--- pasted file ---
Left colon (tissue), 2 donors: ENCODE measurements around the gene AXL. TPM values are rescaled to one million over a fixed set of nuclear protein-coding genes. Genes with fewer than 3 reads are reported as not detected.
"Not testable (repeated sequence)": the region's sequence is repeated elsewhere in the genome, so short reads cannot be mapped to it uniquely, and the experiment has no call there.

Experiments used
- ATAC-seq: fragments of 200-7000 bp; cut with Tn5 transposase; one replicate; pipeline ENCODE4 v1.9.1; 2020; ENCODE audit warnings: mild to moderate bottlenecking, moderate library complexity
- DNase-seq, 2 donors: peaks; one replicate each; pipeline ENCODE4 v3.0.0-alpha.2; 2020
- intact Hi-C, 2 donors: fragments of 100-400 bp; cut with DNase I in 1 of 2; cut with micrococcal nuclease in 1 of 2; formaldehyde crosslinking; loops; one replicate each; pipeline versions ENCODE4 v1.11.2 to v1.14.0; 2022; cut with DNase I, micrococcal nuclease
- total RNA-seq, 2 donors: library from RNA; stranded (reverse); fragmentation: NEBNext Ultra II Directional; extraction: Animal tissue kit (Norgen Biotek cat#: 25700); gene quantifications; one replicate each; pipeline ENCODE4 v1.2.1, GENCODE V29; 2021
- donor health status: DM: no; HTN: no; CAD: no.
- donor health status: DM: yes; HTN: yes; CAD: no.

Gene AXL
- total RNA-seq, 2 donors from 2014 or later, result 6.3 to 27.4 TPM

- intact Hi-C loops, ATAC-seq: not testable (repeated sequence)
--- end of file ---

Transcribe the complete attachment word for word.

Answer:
Left colon (tissue), 2 donors: ENCODE measurements around the gene AXL. TPM values are rescaled to one million over a fixed set of nuclear protein-coding genes. Genes with fewer than 3 reads are reported as not detected.
"Not testable (repeated sequence)": the region's sequence is repeated elsewhere in the genome, so short reads cannot be mapped to it uniquely, and the experiment has no call there.

Experiments used
- ATAC-seq: fragments of 200-7000 bp; cut with Tn5 transposase; one replicate; pipeline ENCODE4 v1.9.1; 2020; ENCODE audit warnings: mild to moderate bottlenecking, moderate library complexity
- DNase-seq, 2 donors: peaks; one replicate each; pipeline ENCODE4 v3.0.0-alpha.2; 2020
- intact Hi-C, 2 donors: fragments of 100-400 bp; cut with DNase I in 1 of 2; cut with micrococcal nuclease in 1 of 2; formaldehyde crosslinking; loops; one replicate each; pipeline versions ENCODE4 v1.11.2 to v1.14.0; 2022; cut with DNase I, micrococcal nuclease
- total RNA-seq, 2 donors: library from RNA; stranded (reverse); fragmentation: NEBNext Ultra II Directional; extraction: Animal tissue kit (Norgen Biotek cat#: 25700); gene quantifications; one replicate each; pipeline ENCODE4 v1.2.1, GENCODE V29; 2021
- donor health status: DM: no; HTN: no; CAD: no.
- donor health status: DM: yes; HTN: yes; CAD: no.

Gene AXL
- total RNA-seq, 2 donors from 2014 or later, result 6.3 to 27.4 TPM

- intact Hi-C loops, ATAC-seq: not testable (repeated sequence)